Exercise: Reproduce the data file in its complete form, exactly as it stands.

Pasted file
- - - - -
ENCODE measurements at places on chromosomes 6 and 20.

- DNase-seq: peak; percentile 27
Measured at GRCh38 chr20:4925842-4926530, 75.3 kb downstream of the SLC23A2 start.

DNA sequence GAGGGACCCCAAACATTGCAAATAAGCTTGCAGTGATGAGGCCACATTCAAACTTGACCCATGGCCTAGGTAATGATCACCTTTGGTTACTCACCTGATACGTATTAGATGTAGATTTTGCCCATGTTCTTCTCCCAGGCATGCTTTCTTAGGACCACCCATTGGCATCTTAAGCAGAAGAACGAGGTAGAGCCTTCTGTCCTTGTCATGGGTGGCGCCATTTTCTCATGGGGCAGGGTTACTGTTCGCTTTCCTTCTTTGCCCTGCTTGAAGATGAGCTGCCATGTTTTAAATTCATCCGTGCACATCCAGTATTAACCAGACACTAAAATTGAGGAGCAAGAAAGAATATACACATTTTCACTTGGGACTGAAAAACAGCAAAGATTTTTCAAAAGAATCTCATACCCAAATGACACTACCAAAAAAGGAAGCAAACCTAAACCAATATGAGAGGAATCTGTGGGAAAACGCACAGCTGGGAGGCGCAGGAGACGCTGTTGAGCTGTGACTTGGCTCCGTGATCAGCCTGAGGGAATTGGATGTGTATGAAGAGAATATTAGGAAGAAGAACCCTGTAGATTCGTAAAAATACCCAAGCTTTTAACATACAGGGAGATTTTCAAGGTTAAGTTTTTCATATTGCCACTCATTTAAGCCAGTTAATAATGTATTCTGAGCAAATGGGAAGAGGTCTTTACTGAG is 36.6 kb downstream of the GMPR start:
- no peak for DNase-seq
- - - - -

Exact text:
ENCODE measurements at places on chromosomes 6 and 20.

- DNase-seq: peak; percentile 27
Measured at GRCh38 chr20:4925842-4926530, 75.3 kb downstream of the SLC23A2 start.

DNA sequence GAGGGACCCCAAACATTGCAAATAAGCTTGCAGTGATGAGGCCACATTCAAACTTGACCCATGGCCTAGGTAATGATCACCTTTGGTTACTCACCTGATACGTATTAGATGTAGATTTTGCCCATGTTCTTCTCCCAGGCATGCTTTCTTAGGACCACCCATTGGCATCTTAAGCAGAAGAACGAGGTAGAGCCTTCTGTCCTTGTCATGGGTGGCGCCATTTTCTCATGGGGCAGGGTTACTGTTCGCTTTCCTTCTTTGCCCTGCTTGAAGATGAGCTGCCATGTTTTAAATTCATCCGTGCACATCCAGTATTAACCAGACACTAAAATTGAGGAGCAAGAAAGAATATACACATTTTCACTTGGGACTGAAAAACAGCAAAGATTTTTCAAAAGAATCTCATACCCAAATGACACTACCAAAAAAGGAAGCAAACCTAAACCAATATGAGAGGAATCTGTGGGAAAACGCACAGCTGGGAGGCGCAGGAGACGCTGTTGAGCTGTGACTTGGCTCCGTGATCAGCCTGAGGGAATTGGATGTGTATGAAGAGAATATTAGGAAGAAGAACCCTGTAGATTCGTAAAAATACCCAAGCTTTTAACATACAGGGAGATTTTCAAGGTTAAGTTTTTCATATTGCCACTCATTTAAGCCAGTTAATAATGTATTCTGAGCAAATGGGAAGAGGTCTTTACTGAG is 36.6 kb downstream of the GMPR start:
- no peak for DNase-seq